Aim for 3-9 mg caffeine/kg, 30 - 90 minutes before exercise for a total of no more than 400-500mg caffeine per day (roughly 4-5 cups of coffee) to enjoy performance benefits without unpleasant side effects [4, 27]. 

Creatine powder


Creatine is a dietary amino acid found in many foods. One of the most widely studied supplements for athletic performance, our body relies on creatine for power activities and recovery. Although typically thought of as a supplement for power athletes, creatine may benefit endurance athletes like cyclists too. 

Research shows that creatine supplementation may improve muscular strength and body composition, enhance recovery, and boost speed, although the precise impact on cycling performance is still being explored [28]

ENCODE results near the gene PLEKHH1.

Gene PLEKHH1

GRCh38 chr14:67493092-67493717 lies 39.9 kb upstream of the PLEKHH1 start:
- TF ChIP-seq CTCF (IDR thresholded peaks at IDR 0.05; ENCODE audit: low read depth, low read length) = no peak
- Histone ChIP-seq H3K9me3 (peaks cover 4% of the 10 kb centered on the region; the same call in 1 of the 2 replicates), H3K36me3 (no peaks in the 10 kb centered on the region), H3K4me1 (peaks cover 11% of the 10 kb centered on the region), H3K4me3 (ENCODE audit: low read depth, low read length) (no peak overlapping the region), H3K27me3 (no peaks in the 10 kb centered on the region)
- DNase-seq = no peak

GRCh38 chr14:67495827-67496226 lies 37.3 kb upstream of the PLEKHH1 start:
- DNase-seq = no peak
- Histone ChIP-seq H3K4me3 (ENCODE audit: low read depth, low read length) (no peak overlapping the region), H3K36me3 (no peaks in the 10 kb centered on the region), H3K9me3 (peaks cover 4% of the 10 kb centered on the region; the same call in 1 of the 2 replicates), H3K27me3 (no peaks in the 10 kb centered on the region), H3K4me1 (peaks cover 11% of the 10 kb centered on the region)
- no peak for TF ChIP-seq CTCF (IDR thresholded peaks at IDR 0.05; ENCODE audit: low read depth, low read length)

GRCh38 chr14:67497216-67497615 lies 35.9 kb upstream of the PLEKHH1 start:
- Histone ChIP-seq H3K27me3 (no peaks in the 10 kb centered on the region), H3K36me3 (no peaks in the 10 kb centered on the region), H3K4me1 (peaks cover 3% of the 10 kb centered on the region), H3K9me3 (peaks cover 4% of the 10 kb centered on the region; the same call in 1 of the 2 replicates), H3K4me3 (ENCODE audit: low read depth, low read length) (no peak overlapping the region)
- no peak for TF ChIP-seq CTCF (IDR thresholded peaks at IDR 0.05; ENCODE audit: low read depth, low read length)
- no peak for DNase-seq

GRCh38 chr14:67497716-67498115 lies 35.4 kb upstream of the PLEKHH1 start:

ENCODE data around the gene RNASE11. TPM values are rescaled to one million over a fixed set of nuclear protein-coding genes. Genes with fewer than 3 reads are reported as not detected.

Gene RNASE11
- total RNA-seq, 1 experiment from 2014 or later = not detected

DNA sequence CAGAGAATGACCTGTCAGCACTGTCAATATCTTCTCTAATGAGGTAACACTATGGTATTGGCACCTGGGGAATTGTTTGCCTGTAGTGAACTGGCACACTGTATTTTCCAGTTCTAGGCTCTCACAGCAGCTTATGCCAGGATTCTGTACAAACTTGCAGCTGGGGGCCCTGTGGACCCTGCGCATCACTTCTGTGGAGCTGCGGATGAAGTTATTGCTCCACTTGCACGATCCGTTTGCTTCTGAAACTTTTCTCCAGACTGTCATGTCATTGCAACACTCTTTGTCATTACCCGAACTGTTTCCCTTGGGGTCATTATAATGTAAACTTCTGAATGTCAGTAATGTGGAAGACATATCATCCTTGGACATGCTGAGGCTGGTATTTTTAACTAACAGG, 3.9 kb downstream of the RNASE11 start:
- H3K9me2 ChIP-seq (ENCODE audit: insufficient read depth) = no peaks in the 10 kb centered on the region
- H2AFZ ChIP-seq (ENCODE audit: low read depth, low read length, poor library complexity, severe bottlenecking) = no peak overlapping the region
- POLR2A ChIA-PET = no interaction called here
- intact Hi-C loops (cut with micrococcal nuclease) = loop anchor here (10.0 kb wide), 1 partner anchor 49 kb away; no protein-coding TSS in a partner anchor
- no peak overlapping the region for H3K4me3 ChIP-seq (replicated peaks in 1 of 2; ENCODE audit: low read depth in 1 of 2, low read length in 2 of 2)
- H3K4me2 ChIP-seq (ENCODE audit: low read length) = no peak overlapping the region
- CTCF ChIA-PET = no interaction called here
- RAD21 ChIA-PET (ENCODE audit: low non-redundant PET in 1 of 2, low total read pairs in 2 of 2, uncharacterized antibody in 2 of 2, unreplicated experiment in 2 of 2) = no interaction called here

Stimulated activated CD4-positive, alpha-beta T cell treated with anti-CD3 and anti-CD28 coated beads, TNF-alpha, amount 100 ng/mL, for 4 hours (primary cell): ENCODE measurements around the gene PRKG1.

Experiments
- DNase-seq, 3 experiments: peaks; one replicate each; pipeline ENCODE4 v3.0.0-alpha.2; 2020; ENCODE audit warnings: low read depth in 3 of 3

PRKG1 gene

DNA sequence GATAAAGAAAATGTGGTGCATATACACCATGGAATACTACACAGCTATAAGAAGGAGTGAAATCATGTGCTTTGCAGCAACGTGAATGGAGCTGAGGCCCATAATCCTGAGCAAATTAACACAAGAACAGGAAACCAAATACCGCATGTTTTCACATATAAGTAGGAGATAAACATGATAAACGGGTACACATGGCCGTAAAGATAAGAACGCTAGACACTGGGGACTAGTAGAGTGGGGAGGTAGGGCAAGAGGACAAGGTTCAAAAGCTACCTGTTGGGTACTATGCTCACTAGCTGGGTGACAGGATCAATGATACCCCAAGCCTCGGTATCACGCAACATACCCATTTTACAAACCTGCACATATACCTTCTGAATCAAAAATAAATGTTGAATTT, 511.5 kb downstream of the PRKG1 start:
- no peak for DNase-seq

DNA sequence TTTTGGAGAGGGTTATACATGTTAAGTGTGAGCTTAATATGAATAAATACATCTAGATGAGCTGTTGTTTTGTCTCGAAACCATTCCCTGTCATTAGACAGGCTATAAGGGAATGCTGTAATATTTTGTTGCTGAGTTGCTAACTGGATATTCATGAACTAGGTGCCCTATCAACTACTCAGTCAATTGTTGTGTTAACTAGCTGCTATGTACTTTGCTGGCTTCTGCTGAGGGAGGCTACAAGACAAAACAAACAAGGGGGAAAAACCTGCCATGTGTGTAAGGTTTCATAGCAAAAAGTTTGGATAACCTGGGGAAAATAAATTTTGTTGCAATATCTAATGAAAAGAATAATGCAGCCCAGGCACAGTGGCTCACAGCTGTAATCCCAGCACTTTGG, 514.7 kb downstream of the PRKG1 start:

Research shows that creatine supplementation may improve muscular strength and body composition, enhance recovery, and boost speed, although the precise impact on cycling performance is still being explored [28]

Curious to try creatine? Look for creatine monohydrate and begin with a loading dose of 20g per day for 5 days, followed by 3 - 5g per day thereafter [27, 28]. Splitting the dose over multiple meals can be helpful for preventing adverse side effects such as nausea and diarrhea.

It’s also worth noting that creatine can cause modest weight gain in some athletes and adequate hydration is recommended to avoid stomach cramps. 

Sodium bicarbonate